This Sunday, Ivanka Trump, 27, will marry Jared Kushner, 28. They seem to be the perfect match: Both are tall, with unblemished skin that appears to be lit from within by wealth and privilege. Both are the progeny of real-estate moguls who have known the taint of disrepute. Both have taken pains to cultivate sober, hardworking, and more refined reputations for themselves within their family businesses as well as without (he owns the New York Observer; she runs her own jewelry line). Their wedding will, by all accounts, be a sedate and tasteful affair: The bride will be wearing a Vera Wang inspired by Grace Kelly. Afterward, according to “Page Six,” the couple will release a single photo, “as John Kennedy and Carolyn Bessette did.” They registered for a $34 Bundt-cake pan at Williams-Sonoma.
Contrast this with her father’s wedding to his third wife, Melania. The bride wore a $100,000 Christian Dior gown with a thirteen-foot train and a sixteen-foot veil that spiraled off her head like a tulle tornado. The cake was five feet tall. The couple registered for an $1,800 Palladium Platinum Edge china set from Tiffany.
Ivanka’s restraint is not just a sign of the times. Rather, it’s characteristic of “the next generation of Trump,” a slogan that appears in her just-released self-help book, The Trump Card: Playing to Win in Work and Life. Ivanka made the media rounds last week, appearing in pearl-drop earrings on Nightline and in a low-cut power suit on Good Morning America. The confluence of wedding—the couple became engaged only in July—and book-publishing dates turned out to be, as Ivanka would put it, an “angle of opportunity.” The ensuing publicity blitz has also allowed her to try to shift the public perception of the Trump brand.
In her book, Ivanka praises her parents’ creation of the Trump brand, which has “come to represent the highest caliber of luxury and excellence.” But it’s clear that aspects of the family’s image make her squirm. She writes of being mortified by her parents’ tabloid divorce and, later, of her father’s 2005 Emmy Awards skit, in which he sang the Green Acres theme song while wearing a straw hat and overalls. Watching him strut around onstage, “I caught myself wondering how I might describe it to any of our overseas associates, who might not have such a nuanced appreciation for how my father had positioned himself here at home at the intersection of business and popular culture.”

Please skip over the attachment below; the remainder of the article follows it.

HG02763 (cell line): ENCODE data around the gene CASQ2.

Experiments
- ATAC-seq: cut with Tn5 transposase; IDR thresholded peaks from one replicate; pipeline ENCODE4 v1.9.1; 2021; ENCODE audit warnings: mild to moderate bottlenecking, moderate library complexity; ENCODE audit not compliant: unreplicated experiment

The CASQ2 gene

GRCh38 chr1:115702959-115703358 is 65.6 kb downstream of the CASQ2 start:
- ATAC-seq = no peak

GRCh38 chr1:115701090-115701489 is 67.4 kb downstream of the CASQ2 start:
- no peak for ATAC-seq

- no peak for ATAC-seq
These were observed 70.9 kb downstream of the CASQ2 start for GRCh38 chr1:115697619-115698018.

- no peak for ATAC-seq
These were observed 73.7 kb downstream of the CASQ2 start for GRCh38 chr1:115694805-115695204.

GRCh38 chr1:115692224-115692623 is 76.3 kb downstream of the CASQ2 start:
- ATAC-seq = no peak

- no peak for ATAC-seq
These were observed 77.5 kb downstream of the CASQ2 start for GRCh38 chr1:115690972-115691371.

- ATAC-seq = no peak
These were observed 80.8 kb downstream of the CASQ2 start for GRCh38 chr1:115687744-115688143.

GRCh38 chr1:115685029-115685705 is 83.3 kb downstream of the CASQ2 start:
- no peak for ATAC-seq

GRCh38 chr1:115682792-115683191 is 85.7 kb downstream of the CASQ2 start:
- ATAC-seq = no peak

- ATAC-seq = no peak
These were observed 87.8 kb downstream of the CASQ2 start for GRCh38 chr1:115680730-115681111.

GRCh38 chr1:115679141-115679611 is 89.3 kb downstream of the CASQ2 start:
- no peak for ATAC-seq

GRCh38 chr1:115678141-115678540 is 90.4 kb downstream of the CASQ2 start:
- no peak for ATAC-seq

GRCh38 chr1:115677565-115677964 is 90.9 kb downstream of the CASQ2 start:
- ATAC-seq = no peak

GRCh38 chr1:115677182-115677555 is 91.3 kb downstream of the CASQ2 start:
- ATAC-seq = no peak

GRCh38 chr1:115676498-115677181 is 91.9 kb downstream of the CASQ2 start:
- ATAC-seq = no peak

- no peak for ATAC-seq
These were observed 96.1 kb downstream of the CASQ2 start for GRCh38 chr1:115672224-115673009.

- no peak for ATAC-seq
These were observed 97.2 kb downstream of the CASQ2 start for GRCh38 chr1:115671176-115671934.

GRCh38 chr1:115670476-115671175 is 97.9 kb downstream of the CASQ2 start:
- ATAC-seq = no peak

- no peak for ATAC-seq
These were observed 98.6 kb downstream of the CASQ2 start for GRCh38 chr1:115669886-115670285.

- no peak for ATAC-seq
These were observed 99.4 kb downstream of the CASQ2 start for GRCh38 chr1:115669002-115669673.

Ivanka, with her pearls and perfect posture, wants to be taken seriously, and much of the book centers on the many ways in which she has avoided being treated like the child of clowns. Her personal desire to surpass expectations is understandable, even admirable. But she flies in the face of the most valuable aspects of the Trump brand: that luxury doesn’t have to be stuffy, and that being rich is fun.
Ivanka’s interview tips (“You don’t want your perfume … to overwhelm the person across the table”) betray little sense that she understands why the brand is so compelling. Unlike her mother, Ivana, whose last marriage, to a much-younger Italian playboy, featured performances by Neil Sedaka, a twelve-foot-high cake, and Ivanka’s brother Donald Jr. toasting his mother’s “great boobs.” No one would have mistaken the affair for one held by the Kennedys. It was Trump all the way.